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Belted plaid, which is also sometimes called a Great Kilt, is a type of garment that originated in the Scottish Highlands and is the precursor to the modern kilt. Belted plaid often also goes by its Gaelic names of either feilidh-mhor or breacan-feile. It consists of a large piece of cloth, some of which the wearer drapes over his shoulder and part of which he wraps around his body in pleats and then secures with either a belt or pin. The term "plaid" in Gaelic, literally means "blanket," and traditionally the fabric that the Highlanders used for their belted plaid doubled as a blanket for sleeping.
There are records of belted plaid dating back as far as 1594, although versions of the garment probably existed long before that date. Historians do not know its exact date of origin, though. Traditionally it would consist of a piece of cloth roughly 50 to 60 inches (127 to 152.4 cm) wide and anywhere from 3 to 6 yards (2.74 to 5.48 meters) long, depending on the size of the wearer and the availability of the cloth. Most looms at the time were only capable of producing fabric 25 to 30 inches (63.5 to 76.2 cm) wide, so the fabric of a belted plaid would consist of two strips of fabric sewn together to achieve the full dimensions. Contemporary producers of belted plaid will still usually sew two pieces of cloth together for the sake of authenticity.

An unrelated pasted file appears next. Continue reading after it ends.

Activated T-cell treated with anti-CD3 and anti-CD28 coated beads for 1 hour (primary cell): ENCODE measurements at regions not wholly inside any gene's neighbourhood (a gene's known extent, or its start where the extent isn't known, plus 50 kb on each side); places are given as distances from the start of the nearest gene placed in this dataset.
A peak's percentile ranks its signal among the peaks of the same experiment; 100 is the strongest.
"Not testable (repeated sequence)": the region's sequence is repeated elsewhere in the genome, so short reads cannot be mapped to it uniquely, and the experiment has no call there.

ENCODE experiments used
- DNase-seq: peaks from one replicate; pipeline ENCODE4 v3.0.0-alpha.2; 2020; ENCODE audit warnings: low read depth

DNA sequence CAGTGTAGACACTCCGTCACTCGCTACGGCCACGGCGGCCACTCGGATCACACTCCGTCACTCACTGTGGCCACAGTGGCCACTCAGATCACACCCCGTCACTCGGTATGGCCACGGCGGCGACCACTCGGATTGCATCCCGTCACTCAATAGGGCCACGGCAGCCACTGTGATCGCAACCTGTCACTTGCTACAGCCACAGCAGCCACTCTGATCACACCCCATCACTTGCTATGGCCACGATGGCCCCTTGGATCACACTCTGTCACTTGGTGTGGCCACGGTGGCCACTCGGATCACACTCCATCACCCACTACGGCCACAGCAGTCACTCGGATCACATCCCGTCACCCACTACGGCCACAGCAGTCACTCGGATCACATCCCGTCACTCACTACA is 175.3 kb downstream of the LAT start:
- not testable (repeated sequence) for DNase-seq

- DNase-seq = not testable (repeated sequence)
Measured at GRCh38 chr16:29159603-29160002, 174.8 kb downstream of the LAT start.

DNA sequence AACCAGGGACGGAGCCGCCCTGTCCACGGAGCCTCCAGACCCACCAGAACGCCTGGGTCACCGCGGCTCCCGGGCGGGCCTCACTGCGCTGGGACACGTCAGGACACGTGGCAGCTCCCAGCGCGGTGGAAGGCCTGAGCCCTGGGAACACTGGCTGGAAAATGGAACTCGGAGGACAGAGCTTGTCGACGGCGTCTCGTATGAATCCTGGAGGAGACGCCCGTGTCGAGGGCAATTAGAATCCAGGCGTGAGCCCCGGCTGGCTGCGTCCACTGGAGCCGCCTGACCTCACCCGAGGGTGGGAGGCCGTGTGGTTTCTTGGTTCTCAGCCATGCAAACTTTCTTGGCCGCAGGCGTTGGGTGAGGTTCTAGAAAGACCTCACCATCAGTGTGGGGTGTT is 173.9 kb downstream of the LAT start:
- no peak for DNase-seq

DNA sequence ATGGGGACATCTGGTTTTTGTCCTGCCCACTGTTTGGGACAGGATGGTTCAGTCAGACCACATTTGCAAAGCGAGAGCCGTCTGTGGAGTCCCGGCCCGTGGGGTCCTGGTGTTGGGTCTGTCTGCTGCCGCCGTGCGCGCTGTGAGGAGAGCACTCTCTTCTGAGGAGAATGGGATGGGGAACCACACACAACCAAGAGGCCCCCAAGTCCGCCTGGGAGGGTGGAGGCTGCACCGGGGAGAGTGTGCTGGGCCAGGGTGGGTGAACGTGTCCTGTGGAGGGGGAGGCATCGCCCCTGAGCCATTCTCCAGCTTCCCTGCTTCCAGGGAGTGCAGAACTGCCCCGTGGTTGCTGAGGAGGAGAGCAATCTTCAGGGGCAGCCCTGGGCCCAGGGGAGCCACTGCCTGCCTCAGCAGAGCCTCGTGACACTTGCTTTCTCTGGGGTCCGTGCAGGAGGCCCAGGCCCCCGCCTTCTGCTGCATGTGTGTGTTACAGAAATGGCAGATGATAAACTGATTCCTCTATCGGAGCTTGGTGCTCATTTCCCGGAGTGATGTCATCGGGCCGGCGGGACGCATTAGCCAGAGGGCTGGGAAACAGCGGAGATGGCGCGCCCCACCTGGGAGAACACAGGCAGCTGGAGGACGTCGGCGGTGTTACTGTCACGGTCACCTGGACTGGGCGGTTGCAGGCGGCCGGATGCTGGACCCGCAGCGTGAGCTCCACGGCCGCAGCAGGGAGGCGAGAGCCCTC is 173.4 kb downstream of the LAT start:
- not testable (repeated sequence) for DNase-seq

The cloth that the Highlanders used was usually some form of tartan — a blend of wool and linen that produced a piece of fabric with a pattern of colored stripes. The tartans that were a part of the belted plaid, however, did not have the clan associations that are common among tartans today. The modern notion of "clan tartans" did not become common until the early 19th century.
There is some controversy over the exact process that the Highlanders would use to put on a belted plaid. Some claim that they would arrange the fabric in pleats on the ground and then lie down on the fabric in order to wrap it. Others believe that this is not true, since it is a cumbersome technique that would require placing the cloth on the frequently wet and muddy ground. Regardless, putting the belted plaid on must have been a difficult and relatively lengthy process, especially when compared to the tailored modern kilt.
Perhaps for that reason, belted plaid is uncommon today except as a celebration of Scottish tradition. They appear at traditional events like the Highland Games, and some highlanders have turned the donning of a belted plaid into a performance to entertain tourists.
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